On Tuesday, the contenders for the Senate in Virginia, incumbent Mark Warner and challenger Ed Gillespie, had a debate in which they apparently spent a good deal of time arguing over who would be the most independent. Gillespie charged that Warner just votes in lockstep with President Obama, while Warner charged that Gillespie is a partisan hack. But here's my question: Is independence really something we want in a senator? And even if it is, might it not rank way, way down the list of desirable qualities?
For the record, Mark Warner is one of the more conservative Democrats in the Senate (his DW-NOMINATE scores put him as the 43rd most liberal senator in the 112th Congress and the 50th most liberal in the 111th). And it's safe to say that there is no one running for Senate anywhere in the country less likely to be independent of his party than Ed Gillespie, who has spent his career as a Republican operative and lobbyist.
But as a liberal, should I be horrified that Gillespie would be a reliable Republican vote? Not really. If he were more "independent," there might be the remote possibility that on some future issue he could defect to the Democrats. But that's a highly unusual occurrence, and not a particularly good criterion on which to base one's vote. Or think about it this way: Who does more favors for Democrats, a supposedly "independent" Republican like Susan Collins, who makes a lot of noises about bipartisanship but eventually votes with the rest of her GOP colleagues nearly all the time, or someone like Ted Cruz, who's such an extreme conservative (and such a natural troublemaker) that he regularly screws up the plans his party makes? When we call Collins, but not Cruz, an "independent," there's little question whose presence in the Senate is better for Democrats.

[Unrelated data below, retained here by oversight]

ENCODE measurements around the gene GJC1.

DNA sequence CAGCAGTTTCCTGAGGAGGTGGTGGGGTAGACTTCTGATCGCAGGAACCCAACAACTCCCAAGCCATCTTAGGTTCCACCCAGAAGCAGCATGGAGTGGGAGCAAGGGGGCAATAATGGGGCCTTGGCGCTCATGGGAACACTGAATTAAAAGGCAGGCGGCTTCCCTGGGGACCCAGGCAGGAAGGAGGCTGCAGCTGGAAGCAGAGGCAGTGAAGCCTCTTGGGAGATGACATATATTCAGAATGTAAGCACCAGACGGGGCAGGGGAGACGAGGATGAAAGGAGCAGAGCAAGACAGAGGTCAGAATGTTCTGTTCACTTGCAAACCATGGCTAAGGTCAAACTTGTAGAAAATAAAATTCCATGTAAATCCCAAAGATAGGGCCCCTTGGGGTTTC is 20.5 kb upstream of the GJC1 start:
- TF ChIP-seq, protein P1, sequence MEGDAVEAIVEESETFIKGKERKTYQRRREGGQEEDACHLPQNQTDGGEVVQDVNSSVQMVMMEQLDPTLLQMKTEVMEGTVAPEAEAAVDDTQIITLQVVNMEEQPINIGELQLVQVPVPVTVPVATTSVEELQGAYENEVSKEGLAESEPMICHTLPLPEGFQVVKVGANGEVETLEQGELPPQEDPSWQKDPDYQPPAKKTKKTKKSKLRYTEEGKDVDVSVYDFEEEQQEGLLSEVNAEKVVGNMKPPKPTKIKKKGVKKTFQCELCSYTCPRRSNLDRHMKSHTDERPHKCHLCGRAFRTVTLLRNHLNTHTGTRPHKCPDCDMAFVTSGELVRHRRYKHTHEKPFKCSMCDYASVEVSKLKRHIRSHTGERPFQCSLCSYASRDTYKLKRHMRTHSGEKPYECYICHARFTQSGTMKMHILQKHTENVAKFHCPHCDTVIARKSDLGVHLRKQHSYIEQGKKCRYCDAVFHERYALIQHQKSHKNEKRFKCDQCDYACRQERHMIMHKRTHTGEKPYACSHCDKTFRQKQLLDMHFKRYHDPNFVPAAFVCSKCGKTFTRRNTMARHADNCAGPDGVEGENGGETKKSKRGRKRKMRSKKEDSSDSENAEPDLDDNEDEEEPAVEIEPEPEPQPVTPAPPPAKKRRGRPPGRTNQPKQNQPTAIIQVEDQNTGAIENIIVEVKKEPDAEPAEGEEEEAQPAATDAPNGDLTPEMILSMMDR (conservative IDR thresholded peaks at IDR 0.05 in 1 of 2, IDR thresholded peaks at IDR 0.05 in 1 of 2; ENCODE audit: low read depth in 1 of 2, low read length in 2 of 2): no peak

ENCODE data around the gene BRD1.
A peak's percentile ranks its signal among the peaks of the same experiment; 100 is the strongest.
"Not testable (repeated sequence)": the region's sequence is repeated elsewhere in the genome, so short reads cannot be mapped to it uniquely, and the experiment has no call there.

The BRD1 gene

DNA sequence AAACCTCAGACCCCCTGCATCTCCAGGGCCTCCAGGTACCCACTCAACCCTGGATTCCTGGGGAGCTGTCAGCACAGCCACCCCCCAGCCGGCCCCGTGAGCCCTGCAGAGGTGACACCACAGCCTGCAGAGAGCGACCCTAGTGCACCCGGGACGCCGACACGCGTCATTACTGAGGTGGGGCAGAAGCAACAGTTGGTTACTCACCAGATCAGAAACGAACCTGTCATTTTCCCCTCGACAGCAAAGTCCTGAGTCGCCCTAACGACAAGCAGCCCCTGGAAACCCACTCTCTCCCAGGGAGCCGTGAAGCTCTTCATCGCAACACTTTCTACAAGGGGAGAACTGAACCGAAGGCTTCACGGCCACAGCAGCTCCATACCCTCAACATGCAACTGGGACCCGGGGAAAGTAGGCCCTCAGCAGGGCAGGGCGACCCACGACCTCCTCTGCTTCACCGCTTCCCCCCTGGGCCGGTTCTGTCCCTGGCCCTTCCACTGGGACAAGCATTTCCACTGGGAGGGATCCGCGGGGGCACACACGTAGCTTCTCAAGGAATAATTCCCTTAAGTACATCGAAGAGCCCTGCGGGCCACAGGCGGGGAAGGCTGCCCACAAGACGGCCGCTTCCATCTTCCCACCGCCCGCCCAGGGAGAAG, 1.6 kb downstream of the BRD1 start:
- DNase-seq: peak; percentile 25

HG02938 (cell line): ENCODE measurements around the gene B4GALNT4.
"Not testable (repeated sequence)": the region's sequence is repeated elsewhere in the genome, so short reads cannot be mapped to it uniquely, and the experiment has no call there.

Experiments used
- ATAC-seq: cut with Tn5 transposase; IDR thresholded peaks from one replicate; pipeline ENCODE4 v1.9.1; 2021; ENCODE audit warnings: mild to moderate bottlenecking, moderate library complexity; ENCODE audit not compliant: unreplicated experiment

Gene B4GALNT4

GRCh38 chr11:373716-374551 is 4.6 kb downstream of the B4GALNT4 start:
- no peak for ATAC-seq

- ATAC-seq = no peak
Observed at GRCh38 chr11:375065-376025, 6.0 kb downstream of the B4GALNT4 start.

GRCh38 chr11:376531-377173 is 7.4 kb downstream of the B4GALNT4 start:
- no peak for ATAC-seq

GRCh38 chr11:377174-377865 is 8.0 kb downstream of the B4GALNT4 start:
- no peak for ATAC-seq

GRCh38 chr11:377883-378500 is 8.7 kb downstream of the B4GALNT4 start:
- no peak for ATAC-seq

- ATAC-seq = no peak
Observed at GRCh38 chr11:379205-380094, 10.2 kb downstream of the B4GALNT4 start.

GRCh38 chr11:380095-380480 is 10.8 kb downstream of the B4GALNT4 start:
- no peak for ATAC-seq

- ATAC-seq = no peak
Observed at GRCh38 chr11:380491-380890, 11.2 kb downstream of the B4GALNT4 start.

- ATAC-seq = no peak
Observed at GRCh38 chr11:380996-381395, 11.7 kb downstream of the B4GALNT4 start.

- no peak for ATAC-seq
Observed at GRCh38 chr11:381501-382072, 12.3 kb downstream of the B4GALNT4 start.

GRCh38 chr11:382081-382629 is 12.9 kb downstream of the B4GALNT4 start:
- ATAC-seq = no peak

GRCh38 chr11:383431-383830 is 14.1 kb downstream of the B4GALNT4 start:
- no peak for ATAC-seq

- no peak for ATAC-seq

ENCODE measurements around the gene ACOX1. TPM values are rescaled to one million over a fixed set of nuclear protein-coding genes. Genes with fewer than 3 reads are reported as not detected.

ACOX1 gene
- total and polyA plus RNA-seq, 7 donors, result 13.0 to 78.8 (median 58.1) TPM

There are many brands of independence, of course. There's Cruz's right-wing trickster brand, then there's John McCain's preening, opportunistic brand (if you look back at the times McCain went against his party, you'll see that each and every time it was when his party was on the wrong side of public opinion). But you know what a partisan offers? Predictability. The implied argument of "I'm an independent" is "You never know what I might do!" In other words, even if you don't like what I stand for, vote for me on the off chance that at some point in the future I might change my mind and come over to your side.
It's natural to say that we want thoughtful legislators who exercise their own unique judgment instead of just blindly following what their party wants them to do. But the vast majority of the time, the parties have very good reasons for the positions they take. Those positions are the product of a certain set of values and priorities. If you want to make the right choice, the best way to go about it is probably to determine which party more closely represents your values and priorities, and vote for the people from that party. Trying to figure out which candidate is going to be more independent isn't going to get you very far.